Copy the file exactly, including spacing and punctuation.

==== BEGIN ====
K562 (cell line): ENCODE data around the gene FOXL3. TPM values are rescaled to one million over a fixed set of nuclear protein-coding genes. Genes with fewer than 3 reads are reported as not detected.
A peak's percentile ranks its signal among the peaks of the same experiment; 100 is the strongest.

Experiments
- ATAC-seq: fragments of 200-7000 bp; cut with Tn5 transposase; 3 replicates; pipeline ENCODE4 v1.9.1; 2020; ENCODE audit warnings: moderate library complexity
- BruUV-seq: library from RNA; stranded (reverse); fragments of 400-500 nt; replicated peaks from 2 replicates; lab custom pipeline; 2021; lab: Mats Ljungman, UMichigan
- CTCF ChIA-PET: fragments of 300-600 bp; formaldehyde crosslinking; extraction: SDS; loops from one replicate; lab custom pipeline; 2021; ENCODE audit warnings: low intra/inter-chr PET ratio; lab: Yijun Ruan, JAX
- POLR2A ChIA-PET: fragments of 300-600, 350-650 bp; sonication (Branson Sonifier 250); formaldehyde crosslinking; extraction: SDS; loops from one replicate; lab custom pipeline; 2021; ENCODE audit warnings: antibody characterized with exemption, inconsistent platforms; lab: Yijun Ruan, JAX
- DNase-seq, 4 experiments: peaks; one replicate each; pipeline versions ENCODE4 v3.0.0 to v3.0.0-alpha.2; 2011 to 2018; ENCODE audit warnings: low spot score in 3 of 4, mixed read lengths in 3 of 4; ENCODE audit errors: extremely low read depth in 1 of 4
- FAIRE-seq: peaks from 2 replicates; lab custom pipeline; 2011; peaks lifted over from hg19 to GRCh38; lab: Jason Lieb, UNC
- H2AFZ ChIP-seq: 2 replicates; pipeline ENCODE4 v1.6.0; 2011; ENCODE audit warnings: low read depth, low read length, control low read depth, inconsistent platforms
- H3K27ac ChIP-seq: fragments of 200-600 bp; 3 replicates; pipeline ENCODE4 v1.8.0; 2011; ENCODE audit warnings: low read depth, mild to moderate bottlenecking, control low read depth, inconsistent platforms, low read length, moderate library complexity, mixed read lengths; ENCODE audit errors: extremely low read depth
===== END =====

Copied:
K562 (cell line): ENCODE data around the gene FOXL3. TPM values are rescaled to one million over a fixed set of nuclear protein-coding genes. Genes with fewer than 3 reads are reported as not detected.
A peak's percentile ranks its signal among the peaks of the same experiment; 100 is the strongest.

Experiments
- ATAC-seq: fragments of 200-7000 bp; cut with Tn5 transposase; 3 replicates; pipeline ENCODE4 v1.9.1; 2020; ENCODE audit warnings: moderate library complexity
- BruUV-seq: library from RNA; stranded (reverse); fragments of 400-500 nt; replicated peaks from 2 replicates; lab custom pipeline; 2021; lab: Mats Ljungman, UMichigan
- CTCF ChIA-PET: fragments of 300-600 bp; formaldehyde crosslinking; extraction: SDS; loops from one replicate; lab custom pipeline; 2021; ENCODE audit warnings: low intra/inter-chr PET ratio; lab: Yijun Ruan, JAX
- POLR2A ChIA-PET: fragments of 300-600, 350-650 bp; sonication (Branson Sonifier 250); formaldehyde crosslinking; extraction: SDS; loops from one replicate; lab custom pipeline; 2021; ENCODE audit warnings: antibody characterized with exemption, inconsistent platforms; lab: Yijun Ruan, JAX
- DNase-seq, 4 experiments: peaks; one replicate each; pipeline versions ENCODE4 v3.0.0 to v3.0.0-alpha.2; 2011 to 2018; ENCODE audit warnings: low spot score in 3 of 4, mixed read lengths in 3 of 4; ENCODE audit errors: extremely low read depth in 1 of 4
- FAIRE-seq: peaks from 2 replicates; lab custom pipeline; 2011; peaks lifted over from hg19 to GRCh38; lab: Jason Lieb, UNC
- H2AFZ ChIP-seq: 2 replicates; pipeline ENCODE4 v1.6.0; 2011; ENCODE audit warnings: low read depth, low read length, control low read depth, inconsistent platforms
- H3K27ac ChIP-seq: fragments of 200-600 bp; 3 replicates; pipeline ENCODE4 v1.8.0; 2011; ENCODE audit warnings: low read depth, mild to moderate bottlenecking, control low read depth, inconsistent platforms, low read length, moderate library complexity, mixed read lengths; ENCODE audit errors: extremely low read depth